Due to the theorem by Steinitz, I can use 3-connected planar graphs at the input for my algorithm. This week I familiarized myself with the program plantri as a way of generating all 3-connected planar graphs, which will serve as the input to my program. My progress so far is code that computes the overlay of a graph and its dual.
Week 3: June 8 - June 14
This week I continued to work on the algorithm. After computing the overlay graph, I can now compute what is called a restricted quad graph and then optimize some properties about it so that it becomes easy to transform it into a circle packing. I ran into some problems using the built in Sage function "minimize with constraints," so I wrote a gradient descent function to solve the optimization problem.
This is the restricted quad graph for the cube, which happened to look like a sting ray.
Week 4: June 15 - June 21
This week I wrote code to compute the radii and Cartesian coordinate centers for each circle in the circle cluster. After seeing that my previous method failed for certain examples, I also developed a way to solve the optimization problem that is more robust.
Week 5: June 22 - June 28
I'm now able to compute the inversive coordinates for each generalized circle of the circle cluster. From this I can compute the Gram matrix, which contains all of the important data about a circle cluster you could obtain from the geometric rendering: Which circles are tangent and which circles intersect orthogonally? If two circles are disjoint, what is the distance between them?
Week 6: June 29 - July 6
The Gram matrix for a circle packing is known to have all algebraic entries. This week I wrote code to find nearby algebraic numbers based on numerical approximations to those numbers. I made partial progress towards increasing the overall precision of my algorithm to improve the precision of the final result.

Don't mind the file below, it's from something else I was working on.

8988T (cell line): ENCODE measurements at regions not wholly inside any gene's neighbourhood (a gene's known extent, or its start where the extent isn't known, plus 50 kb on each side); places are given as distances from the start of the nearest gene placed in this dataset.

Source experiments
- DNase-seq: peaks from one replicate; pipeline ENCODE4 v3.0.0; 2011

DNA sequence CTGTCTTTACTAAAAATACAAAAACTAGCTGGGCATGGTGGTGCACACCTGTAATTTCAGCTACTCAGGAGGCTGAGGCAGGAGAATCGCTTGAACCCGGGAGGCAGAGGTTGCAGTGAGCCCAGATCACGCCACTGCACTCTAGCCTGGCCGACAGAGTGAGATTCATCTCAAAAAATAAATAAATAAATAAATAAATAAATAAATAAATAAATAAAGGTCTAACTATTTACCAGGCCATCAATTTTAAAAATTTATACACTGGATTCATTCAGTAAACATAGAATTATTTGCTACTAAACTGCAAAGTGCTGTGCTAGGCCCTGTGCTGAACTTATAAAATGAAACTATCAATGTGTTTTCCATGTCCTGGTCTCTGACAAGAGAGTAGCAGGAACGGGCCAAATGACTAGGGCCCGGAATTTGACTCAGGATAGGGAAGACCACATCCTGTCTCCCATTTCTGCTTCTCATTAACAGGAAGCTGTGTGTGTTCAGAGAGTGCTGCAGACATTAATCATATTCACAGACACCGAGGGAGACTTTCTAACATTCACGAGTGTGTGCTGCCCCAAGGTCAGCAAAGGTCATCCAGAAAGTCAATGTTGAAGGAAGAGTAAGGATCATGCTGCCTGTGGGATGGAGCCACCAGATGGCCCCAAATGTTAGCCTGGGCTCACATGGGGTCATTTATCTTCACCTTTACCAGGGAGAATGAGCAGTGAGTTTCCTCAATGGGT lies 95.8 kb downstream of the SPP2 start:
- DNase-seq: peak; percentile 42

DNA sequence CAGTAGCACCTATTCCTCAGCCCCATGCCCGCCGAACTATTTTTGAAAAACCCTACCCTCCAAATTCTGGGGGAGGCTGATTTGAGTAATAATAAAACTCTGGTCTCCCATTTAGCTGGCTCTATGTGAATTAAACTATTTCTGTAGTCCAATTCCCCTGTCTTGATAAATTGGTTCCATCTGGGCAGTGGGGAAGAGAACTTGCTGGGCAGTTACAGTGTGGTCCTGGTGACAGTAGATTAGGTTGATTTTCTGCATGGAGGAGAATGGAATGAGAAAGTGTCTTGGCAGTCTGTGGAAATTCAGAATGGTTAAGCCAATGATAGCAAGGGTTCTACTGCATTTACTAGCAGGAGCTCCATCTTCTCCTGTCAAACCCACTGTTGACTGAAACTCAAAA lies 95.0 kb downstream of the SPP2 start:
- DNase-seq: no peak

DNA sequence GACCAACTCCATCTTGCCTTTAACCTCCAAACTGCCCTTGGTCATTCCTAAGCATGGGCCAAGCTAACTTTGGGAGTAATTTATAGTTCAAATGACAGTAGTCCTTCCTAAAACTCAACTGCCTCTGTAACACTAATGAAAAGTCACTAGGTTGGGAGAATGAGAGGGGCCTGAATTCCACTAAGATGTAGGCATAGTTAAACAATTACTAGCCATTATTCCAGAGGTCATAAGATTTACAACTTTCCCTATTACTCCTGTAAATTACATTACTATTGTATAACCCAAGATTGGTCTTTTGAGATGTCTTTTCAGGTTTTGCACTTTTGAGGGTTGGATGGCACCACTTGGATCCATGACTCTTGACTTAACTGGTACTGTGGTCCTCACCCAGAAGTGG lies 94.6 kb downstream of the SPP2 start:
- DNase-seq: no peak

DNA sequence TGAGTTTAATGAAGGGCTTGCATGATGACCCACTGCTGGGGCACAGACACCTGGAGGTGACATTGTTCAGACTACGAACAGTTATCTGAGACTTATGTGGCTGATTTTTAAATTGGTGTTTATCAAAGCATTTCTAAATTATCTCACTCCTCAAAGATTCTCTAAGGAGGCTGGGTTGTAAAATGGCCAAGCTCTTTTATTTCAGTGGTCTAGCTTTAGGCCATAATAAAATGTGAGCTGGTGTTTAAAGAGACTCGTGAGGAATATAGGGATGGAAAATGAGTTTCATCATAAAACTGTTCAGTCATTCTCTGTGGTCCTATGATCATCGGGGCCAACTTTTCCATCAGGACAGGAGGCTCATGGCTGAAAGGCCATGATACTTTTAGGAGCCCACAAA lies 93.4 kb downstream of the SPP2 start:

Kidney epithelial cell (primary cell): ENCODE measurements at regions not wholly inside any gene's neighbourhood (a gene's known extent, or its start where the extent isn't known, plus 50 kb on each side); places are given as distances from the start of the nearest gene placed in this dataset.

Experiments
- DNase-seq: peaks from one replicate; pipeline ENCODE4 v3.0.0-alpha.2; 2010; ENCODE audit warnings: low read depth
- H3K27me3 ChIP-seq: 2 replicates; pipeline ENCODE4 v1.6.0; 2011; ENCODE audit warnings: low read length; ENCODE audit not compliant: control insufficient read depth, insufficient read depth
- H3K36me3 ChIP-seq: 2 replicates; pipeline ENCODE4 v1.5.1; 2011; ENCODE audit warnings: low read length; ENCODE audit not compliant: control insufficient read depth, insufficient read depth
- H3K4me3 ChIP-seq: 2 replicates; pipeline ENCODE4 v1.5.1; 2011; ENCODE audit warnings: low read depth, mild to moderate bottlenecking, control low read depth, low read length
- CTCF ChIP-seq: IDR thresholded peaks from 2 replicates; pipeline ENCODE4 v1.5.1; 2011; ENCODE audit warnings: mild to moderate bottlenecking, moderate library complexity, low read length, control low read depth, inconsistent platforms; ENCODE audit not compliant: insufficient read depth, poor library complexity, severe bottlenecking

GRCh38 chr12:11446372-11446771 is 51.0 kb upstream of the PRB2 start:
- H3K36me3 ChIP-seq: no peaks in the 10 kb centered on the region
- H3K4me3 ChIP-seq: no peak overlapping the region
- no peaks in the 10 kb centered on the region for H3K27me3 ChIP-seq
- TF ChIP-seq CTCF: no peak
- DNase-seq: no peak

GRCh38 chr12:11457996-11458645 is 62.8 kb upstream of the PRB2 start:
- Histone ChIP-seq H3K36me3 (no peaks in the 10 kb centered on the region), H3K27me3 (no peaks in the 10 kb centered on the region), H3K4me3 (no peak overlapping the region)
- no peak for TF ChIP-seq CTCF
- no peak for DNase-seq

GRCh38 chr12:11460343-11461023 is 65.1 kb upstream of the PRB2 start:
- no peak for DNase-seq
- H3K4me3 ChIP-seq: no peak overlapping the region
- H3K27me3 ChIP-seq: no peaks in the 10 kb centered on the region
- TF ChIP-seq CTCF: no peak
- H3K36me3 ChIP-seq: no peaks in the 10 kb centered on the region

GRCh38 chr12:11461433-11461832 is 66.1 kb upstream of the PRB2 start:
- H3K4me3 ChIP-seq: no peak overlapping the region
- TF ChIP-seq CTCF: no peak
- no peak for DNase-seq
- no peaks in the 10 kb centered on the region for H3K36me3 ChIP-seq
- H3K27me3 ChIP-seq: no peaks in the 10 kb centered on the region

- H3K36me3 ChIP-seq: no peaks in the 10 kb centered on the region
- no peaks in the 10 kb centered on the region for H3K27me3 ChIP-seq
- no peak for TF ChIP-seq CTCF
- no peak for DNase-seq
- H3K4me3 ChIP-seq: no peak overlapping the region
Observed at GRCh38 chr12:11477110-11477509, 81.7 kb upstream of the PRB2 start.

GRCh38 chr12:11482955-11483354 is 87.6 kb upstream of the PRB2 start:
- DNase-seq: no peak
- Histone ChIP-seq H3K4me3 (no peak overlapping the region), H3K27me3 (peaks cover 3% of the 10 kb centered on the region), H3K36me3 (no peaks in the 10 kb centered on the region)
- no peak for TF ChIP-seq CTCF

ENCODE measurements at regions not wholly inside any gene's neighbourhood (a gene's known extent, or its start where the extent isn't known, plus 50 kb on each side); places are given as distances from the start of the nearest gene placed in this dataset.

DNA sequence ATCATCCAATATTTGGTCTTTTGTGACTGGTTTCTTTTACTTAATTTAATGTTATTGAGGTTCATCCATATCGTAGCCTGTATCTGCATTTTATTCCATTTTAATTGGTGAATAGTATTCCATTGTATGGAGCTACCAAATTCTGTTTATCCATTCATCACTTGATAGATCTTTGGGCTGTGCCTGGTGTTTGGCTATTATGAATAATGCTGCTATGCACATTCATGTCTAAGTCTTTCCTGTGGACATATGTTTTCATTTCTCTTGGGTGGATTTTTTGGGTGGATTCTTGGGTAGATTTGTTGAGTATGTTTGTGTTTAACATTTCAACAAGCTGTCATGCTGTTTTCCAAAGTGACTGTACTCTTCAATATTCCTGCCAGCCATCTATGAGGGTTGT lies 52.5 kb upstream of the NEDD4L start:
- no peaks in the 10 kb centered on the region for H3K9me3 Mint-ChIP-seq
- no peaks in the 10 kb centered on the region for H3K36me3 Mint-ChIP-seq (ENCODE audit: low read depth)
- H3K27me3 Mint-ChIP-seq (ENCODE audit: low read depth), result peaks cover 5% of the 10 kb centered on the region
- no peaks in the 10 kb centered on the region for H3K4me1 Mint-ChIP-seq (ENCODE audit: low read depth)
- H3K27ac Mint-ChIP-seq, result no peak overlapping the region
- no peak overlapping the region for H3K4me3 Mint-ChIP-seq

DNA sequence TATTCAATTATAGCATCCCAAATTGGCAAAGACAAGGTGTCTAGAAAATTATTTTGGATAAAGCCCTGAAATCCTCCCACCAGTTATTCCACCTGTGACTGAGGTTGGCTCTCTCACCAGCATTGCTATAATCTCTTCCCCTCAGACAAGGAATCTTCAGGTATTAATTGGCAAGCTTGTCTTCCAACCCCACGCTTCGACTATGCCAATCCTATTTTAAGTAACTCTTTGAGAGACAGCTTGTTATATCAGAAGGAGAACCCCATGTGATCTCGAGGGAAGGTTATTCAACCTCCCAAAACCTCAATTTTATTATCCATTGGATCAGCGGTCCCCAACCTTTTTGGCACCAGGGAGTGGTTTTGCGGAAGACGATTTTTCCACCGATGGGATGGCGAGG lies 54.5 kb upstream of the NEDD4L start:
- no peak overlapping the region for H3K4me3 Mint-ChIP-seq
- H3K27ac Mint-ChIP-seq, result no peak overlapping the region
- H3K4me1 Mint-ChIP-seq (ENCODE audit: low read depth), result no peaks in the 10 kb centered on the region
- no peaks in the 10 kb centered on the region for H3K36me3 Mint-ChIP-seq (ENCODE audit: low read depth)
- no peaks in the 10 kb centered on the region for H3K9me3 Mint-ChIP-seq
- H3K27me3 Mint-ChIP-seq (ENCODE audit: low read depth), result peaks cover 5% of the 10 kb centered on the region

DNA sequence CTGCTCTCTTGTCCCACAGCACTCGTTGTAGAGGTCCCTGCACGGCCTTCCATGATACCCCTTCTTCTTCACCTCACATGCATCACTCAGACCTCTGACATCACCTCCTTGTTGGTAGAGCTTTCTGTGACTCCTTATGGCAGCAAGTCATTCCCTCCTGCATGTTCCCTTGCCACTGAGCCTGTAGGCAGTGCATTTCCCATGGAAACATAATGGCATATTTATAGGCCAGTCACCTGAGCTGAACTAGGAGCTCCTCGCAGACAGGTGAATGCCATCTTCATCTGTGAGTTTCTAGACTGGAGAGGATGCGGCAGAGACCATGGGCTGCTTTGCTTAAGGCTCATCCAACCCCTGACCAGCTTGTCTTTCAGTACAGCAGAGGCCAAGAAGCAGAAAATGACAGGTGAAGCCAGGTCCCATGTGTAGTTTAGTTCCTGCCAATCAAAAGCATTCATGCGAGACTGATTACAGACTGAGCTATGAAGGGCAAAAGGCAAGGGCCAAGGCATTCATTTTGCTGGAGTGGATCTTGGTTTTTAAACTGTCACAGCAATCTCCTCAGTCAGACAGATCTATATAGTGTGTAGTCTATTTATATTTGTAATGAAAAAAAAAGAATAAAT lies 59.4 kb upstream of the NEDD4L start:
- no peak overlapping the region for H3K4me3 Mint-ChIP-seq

Week 7: July 6 - July 12
This week I translated my code from Sage to Mathematica due to a variety of technical problems with precision in the computations. I was able to look at several polyhedra with 8 vertices and generate the associated circle cluster data.
The second and third pictures in the slideshow feature circle clusters that give rise to integral packings. The cluster shown with solid, blue lines is generated from one polyhedron. The co-cluster is shown with dotted, red lines, and it is generated from the dual polyhedron. Notice that whenever two circles from the cluster and co-cluster intersect, they intersect orthogonally. Also note that the straight lines shown in the pictures are circles of infinite radii.
This week I automated the code so that it could generate large amounts of data. I learned techniques for proving the integrality of circle packings and discovered 15 new integral polyhedra on 8 and 9 vertices. It is computationally expensive but not impossible to investigate all polyhedra on 9 vertices.
Week 9: July 19 - July 24
This week was spent preparing for the final presentation and writing the final report. The Appendix to my NSF report is here.
You can find my code on Github.